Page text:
I also had a column in the Biafran Outlook, a government paper. The editor, Gab Idigo, knew I was writing in Lagos so gave me a column where I was writing about The Fractions and music generally.

We played throughout 1967, 1968 and 1969. Owerri was our base when it was not occupied by the Nigerian forces. We played our last formal gig at Nkwerre just after Christmas 1969. After the show a few of us remained in the hotel. It was called Central Hotel. Around 4 a.m. some Biafran soldiers stormed the hotel in a truck, arrested us and took us to Bishop Shanahan School Orlu. They shaved our hair and that same morning they took us to a garrison to start military training. We had been conscripted and I thought the end had come.

The next day, we started hearing the sounds of shelling so I knew I had to do something. I headed towards the gate where I saw a bucket lying on the ground. I picked it up as if I was going to fetch water. It was a well-fortified gate but nobody questioned me because they must have thought I was fetching the water for an officer. Once I got outside, I ran into the bush and right there I saw Frank Zili. He had left the camp without telling me. We meandered our way out of the forest and got to a safe place.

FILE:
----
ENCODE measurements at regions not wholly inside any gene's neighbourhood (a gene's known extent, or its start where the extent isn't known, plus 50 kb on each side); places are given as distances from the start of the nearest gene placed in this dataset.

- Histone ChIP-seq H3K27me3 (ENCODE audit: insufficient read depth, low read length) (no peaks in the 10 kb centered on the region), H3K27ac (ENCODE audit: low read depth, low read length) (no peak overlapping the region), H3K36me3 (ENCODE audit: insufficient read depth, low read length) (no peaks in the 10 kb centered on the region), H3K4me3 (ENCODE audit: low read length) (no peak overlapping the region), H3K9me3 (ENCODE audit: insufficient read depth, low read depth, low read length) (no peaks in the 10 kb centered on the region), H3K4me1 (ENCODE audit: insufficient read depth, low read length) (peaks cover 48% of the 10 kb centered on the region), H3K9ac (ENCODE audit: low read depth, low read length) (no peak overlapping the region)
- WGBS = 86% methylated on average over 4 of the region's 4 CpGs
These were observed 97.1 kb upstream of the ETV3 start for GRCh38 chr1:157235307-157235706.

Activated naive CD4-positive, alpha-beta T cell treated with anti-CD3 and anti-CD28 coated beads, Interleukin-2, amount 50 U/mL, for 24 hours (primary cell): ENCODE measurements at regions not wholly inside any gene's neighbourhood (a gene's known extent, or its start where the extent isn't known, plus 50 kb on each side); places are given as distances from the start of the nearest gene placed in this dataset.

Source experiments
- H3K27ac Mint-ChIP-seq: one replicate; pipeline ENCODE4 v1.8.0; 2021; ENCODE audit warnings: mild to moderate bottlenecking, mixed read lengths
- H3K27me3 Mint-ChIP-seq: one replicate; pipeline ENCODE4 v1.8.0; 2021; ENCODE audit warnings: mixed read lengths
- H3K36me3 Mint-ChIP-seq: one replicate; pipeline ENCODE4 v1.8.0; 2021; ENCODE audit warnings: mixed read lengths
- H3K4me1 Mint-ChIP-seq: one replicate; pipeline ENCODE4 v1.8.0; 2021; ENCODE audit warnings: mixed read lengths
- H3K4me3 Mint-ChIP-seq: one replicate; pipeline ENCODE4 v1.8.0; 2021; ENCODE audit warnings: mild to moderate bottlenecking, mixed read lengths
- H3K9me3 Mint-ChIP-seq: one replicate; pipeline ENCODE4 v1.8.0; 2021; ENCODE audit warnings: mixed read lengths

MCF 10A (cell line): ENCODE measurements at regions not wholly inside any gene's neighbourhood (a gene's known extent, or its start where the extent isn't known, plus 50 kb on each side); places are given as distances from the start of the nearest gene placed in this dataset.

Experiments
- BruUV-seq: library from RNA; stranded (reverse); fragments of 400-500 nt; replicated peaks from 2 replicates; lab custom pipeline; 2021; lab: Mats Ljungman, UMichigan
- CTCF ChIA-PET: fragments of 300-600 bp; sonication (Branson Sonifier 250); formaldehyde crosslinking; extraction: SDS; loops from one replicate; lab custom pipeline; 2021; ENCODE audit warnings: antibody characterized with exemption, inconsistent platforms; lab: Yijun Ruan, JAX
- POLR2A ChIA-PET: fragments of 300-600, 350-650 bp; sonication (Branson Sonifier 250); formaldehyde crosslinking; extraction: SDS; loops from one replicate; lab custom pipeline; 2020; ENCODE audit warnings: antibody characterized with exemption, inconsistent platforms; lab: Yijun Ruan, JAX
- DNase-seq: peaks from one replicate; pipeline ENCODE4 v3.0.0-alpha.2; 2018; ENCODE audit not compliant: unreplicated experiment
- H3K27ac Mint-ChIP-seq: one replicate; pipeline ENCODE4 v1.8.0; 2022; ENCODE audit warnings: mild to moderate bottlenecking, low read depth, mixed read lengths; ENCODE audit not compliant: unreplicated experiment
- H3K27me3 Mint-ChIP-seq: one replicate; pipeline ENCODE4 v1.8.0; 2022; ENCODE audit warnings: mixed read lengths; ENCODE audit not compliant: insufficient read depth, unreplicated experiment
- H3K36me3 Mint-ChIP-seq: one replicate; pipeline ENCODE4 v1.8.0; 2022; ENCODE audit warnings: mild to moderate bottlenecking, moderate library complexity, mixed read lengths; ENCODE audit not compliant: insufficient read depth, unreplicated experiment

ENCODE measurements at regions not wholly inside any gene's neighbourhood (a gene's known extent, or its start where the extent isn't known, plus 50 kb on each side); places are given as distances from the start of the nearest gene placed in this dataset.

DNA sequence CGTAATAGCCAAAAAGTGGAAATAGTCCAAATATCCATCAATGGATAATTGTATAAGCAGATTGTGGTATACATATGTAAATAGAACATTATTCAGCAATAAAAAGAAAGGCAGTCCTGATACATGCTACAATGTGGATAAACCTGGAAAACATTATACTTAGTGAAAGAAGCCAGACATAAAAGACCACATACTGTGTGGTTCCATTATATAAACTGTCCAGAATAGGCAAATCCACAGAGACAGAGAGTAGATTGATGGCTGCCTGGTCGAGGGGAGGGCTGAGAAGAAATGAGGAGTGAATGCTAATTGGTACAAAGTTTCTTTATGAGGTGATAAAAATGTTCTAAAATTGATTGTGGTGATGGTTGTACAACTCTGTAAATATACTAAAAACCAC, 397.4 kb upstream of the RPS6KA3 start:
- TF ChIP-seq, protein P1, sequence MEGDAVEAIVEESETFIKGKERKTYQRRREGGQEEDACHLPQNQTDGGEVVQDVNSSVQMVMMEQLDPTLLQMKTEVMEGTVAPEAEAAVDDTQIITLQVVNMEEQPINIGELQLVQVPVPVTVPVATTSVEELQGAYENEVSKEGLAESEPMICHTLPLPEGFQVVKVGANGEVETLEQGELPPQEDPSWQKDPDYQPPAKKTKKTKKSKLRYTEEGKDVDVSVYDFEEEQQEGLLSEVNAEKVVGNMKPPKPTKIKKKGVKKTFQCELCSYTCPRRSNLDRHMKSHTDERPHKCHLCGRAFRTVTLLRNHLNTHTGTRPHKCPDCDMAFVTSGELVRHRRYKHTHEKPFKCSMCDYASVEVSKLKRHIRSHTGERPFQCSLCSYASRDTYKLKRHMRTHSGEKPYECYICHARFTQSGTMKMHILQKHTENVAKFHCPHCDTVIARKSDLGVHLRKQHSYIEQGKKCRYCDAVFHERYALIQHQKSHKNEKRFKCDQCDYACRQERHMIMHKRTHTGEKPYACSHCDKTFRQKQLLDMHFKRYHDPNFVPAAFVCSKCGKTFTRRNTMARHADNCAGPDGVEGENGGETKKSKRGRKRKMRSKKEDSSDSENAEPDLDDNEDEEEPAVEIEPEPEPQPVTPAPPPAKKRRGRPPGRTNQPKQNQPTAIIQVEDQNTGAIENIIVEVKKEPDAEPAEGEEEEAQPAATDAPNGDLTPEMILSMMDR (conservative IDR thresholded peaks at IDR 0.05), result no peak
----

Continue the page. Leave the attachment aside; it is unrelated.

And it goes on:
I returned to Lagos just before the war ended and it was by God’s plan. I was returning to Owerri with a member of the group when we met a Nigerian soldier at Mbieri. He had dug himself into a trench and could have killed us. His gun was pointed at us so we raised our hands. When he came out of the trench I saw from his facial marks that he was Yoruba. Immediately, Yoruba started pouring from my mouth. He relaxed and lowered his gun. After we became acquainted, he offered us cigarettes. Later, he made Garri and we ate it with canned Egusi soup. The Nigerian soldiers used to carry a lot of supplies in their kit but the Biafran soldiers didn’t have anything. After entertaining us he said, “Look, I cannot leave two of you on your own,” so we trekked from Mbieri to Owerri prison where he handed us over to his superiors. We told them we were members of The Fractions Pop Group and they said, “Okay, you have to play for us not just for Ojukwu’s army.” They gave us a jeep to pick our equipment at Anara. From there we turned back to Owerri and continued to Port Harcourt.